I am Kafaát: courage in the face of adversity in Lebanon

I AM KAFAÁT. I AM Potential. I (simply) AM. As long as there is a heart that beats in my body, As long as there is a soul that floats in my being, I AM POTENTIAL. I AM KAFAÁT. I AM.

These words are taken from the Al-Kafaát website and are at the heart of all of its service through its centres.

Embrace has been partnering with Al-Kafaát for over 50 years. Al-Kafaát offers rehabilitation, inclusive education and social engagement for children and adults living in Lebanon with disabilities. Many of the beneficiaries also benefit from employment as a result of vocational training workshops.

The word Al-Kafaát in Arabic conveys the sense of potential or abilities. The use of this word carries a certain poignancy with it. This is because in a Middle East context such as Lebanon, living with disabilities continues to attract a level of shame and pity from other members of the local community.  So through the provision of its services Al-Kafaát is also restoring a sense of identity, dignity and value to the lives of its beneficiaries and their families.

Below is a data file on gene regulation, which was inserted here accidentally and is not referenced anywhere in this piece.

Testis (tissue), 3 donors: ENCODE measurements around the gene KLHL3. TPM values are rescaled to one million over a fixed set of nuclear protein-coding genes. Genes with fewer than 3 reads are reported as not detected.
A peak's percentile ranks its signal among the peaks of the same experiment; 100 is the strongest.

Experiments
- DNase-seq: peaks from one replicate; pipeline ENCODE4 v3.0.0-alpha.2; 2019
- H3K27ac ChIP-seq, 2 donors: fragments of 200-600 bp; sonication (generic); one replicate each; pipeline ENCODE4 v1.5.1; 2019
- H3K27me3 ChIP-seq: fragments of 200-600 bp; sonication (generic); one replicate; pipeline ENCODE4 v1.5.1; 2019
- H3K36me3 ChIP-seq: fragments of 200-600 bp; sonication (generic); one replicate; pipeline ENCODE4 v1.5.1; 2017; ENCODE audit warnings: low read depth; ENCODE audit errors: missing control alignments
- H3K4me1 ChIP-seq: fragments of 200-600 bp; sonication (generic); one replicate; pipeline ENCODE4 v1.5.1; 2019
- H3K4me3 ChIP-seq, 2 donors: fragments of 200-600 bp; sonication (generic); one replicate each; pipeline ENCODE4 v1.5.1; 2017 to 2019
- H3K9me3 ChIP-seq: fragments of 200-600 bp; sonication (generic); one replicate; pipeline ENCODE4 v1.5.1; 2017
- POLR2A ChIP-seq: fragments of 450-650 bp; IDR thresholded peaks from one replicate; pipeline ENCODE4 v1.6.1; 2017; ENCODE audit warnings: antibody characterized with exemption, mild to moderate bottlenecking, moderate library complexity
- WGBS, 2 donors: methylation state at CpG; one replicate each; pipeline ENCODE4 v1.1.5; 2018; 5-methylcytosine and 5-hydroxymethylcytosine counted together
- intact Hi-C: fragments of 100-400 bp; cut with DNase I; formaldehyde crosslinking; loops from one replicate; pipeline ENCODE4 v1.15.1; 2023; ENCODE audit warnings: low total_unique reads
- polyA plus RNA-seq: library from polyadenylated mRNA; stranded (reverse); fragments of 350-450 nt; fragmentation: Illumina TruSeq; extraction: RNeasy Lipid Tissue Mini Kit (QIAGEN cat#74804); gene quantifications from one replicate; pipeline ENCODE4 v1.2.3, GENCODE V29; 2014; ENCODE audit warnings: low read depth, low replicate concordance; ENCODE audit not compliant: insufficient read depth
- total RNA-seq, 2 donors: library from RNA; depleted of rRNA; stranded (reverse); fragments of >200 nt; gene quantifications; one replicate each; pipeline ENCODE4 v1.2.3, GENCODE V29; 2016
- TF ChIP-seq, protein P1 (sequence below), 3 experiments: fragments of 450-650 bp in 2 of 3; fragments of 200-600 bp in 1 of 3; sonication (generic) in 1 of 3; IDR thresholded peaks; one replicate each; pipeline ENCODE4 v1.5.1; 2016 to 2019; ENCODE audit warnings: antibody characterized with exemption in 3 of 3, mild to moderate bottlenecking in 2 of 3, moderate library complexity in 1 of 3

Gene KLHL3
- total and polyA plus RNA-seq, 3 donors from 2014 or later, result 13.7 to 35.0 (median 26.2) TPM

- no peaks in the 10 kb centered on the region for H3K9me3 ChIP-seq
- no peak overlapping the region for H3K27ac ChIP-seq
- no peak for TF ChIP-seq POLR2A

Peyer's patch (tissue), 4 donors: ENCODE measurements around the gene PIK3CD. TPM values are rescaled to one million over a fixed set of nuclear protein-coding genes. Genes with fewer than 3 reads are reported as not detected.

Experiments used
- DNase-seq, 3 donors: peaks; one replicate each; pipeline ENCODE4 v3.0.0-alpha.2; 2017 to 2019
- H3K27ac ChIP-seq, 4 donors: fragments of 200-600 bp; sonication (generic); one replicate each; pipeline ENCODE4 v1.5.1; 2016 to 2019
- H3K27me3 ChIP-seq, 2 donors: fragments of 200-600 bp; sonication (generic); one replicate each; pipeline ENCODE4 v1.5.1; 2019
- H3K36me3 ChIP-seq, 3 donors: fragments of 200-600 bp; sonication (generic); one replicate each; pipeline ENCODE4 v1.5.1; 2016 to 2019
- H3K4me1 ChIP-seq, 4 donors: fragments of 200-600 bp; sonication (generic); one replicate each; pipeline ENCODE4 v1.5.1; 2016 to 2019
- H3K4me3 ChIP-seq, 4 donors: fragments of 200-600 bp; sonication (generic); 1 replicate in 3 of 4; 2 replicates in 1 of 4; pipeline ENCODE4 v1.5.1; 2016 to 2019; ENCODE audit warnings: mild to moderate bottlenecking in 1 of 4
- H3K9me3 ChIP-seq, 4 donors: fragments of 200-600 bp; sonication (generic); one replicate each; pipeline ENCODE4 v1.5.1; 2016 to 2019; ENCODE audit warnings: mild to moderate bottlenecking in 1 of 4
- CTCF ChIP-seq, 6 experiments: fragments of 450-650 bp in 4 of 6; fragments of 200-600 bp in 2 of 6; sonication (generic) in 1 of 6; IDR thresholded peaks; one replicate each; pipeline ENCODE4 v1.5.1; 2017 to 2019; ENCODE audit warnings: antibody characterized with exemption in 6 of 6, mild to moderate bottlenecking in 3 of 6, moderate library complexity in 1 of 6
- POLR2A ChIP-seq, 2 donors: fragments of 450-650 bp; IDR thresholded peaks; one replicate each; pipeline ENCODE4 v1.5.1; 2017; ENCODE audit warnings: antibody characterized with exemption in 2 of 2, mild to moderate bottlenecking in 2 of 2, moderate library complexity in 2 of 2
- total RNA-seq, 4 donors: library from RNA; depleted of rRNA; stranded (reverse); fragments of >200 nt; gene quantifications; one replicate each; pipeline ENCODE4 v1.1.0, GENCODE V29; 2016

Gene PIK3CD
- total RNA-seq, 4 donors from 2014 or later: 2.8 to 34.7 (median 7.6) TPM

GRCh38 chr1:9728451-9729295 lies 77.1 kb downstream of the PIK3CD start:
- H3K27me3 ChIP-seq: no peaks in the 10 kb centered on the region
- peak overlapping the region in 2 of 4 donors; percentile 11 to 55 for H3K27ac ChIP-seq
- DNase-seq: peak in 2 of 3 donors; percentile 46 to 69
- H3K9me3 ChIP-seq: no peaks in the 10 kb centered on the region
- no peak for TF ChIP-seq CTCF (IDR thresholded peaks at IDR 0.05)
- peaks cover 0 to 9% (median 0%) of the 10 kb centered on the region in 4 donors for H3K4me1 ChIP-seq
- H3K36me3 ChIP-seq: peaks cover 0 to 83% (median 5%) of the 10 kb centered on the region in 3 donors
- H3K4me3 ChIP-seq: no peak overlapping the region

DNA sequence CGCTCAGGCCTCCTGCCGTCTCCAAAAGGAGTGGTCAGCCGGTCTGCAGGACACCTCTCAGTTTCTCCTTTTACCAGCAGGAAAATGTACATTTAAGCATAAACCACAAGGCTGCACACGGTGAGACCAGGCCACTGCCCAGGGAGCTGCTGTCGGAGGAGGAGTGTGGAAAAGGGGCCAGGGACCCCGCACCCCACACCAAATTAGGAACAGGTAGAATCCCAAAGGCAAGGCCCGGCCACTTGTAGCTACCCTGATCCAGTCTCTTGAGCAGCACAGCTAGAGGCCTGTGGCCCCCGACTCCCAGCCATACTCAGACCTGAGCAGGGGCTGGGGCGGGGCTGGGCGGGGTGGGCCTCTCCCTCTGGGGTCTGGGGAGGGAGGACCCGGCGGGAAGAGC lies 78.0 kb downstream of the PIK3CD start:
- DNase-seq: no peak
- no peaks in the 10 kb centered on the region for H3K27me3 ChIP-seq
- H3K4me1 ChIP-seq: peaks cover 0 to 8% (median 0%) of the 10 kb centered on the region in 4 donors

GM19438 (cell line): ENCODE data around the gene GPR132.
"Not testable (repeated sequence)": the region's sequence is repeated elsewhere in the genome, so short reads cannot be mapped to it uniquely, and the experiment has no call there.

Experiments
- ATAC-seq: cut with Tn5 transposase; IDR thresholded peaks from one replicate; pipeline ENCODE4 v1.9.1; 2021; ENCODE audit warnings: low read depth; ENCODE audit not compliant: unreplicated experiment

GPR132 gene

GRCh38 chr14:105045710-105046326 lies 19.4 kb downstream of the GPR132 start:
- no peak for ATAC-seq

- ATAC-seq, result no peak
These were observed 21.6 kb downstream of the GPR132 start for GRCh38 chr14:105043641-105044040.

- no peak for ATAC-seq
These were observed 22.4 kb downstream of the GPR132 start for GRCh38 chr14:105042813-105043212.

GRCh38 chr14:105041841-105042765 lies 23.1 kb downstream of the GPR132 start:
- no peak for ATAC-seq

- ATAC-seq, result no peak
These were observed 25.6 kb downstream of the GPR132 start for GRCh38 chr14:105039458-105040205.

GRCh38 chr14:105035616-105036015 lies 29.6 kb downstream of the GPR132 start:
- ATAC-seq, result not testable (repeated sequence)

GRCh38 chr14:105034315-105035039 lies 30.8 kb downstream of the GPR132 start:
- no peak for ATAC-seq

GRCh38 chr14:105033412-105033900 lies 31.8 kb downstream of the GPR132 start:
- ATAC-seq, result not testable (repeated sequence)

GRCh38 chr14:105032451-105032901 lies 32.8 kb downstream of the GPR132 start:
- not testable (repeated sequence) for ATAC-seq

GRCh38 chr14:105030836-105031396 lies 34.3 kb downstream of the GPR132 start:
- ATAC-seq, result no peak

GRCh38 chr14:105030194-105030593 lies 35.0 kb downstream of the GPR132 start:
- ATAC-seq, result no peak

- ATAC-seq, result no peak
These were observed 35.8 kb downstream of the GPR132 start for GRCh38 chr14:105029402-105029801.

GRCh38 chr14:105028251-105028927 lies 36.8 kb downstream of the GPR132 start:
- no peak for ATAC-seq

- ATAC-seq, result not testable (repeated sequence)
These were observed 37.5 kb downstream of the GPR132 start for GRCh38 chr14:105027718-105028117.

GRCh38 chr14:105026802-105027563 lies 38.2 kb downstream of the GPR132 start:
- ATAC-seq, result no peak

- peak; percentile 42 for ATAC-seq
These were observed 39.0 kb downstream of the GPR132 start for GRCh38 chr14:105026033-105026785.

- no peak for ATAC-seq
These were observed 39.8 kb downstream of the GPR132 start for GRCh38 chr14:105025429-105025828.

Embrace through the continued generosity of its supporters, funds some of the rehabilitation and inclusive education services offered by Al-Kafaát in different centres within Beirut. The fruit of Al Kafaát’s continued service to those living with disabilities in Lebanon has resulted in it becoming something of a pioneer in the field of rehabilitative and social care within the country and the biggest institution of its kind.

The Lebanese Ministry of Social Affairs (MOSA) refers individuals to Al-Kafaát for specialist care and services, and Al-Kafaát have come to rely heavily on government subsidies to continue their work (offered per beneficiary according to the level and type of support they receive).